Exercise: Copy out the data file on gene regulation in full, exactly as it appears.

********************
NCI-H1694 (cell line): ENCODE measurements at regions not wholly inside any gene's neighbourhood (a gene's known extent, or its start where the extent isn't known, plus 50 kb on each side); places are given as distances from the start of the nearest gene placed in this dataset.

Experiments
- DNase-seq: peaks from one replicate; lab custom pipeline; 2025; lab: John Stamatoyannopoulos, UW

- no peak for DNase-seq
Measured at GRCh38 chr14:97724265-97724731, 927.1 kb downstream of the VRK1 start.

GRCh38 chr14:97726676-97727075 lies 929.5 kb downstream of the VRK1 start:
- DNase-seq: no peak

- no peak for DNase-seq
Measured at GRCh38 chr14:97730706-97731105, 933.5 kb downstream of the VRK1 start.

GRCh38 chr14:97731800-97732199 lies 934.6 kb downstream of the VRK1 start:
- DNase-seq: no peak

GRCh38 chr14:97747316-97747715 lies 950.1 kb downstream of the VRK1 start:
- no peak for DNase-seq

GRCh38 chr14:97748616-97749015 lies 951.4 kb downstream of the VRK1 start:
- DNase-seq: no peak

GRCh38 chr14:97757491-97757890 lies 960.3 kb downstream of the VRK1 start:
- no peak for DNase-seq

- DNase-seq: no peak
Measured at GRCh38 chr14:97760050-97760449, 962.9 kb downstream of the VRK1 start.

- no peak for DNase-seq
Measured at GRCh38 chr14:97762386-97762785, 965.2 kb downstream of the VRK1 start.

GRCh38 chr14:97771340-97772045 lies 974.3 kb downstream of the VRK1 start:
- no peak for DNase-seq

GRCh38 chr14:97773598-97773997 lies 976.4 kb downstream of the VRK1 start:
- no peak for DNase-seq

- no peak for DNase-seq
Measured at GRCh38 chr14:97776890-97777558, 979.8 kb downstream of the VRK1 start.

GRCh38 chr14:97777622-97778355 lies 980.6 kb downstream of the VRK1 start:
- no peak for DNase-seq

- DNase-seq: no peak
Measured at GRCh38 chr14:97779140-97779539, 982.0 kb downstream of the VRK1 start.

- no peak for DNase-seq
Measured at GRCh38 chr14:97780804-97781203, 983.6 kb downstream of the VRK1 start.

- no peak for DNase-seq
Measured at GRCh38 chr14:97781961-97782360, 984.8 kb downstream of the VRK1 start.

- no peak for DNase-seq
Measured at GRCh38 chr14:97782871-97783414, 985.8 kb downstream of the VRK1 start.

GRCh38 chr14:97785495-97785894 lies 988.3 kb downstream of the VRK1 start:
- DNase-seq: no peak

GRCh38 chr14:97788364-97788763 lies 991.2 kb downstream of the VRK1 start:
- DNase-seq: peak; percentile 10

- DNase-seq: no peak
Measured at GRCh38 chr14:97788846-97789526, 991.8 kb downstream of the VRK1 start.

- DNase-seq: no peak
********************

NCI-H1694 (cell line): ENCODE measurements at regions not wholly inside any gene's neighbourhood (a gene's known extent, or its start where the extent isn't known, plus 50 kb on each side); places are given as distances from the start of the nearest gene placed in this dataset.

Experiments
- DNase-seq: peaks from one replicate; lab custom pipeline; 2025; lab: John Stamatoyannopoulos, UW

- no peak for DNase-seq
Measured at GRCh38 chr14:97724265-97724731, 927.1 kb downstream of the VRK1 start.

GRCh38 chr14:97726676-97727075 lies 929.5 kb downstream of the VRK1 start:
- DNase-seq: no peak

- no peak for DNase-seq
Measured at GRCh38 chr14:97730706-97731105, 933.5 kb downstream of the VRK1 start.

GRCh38 chr14:97731800-97732199 lies 934.6 kb downstream of the VRK1 start:
- DNase-seq: no peak

GRCh38 chr14:97747316-97747715 lies 950.1 kb downstream of the VRK1 start:
- no peak for DNase-seq

GRCh38 chr14:97748616-97749015 lies 951.4 kb downstream of the VRK1 start:
- DNase-seq: no peak

GRCh38 chr14:97757491-97757890 lies 960.3 kb downstream of the VRK1 start:
- no peak for DNase-seq

- DNase-seq: no peak
Measured at GRCh38 chr14:97760050-97760449, 962.9 kb downstream of the VRK1 start.

- no peak for DNase-seq
Measured at GRCh38 chr14:97762386-97762785, 965.2 kb downstream of the VRK1 start.

GRCh38 chr14:97771340-97772045 lies 974.3 kb downstream of the VRK1 start:
- no peak for DNase-seq

GRCh38 chr14:97773598-97773997 lies 976.4 kb downstream of the VRK1 start:
- no peak for DNase-seq

- no peak for DNase-seq
Measured at GRCh38 chr14:97776890-97777558, 979.8 kb downstream of the VRK1 start.

GRCh38 chr14:97777622-97778355 lies 980.6 kb downstream of the VRK1 start:
- no peak for DNase-seq

- DNase-seq: no peak
Measured at GRCh38 chr14:97779140-97779539, 982.0 kb downstream of the VRK1 start.

- no peak for DNase-seq
Measured at GRCh38 chr14:97780804-97781203, 983.6 kb downstream of the VRK1 start.

- no peak for DNase-seq
Measured at GRCh38 chr14:97781961-97782360, 984.8 kb downstream of the VRK1 start.

- no peak for DNase-seq
Measured at GRCh38 chr14:97782871-97783414, 985.8 kb downstream of the VRK1 start.

GRCh38 chr14:97785495-97785894 lies 988.3 kb downstream of the VRK1 start:
- DNase-seq: no peak

GRCh38 chr14:97788364-97788763 lies 991.2 kb downstream of the VRK1 start:
- DNase-seq: peak; percentile 10

- DNase-seq: no peak
Measured at GRCh38 chr14:97788846-97789526, 991.8 kb downstream of the VRK1 start.

- DNase-seq: no peak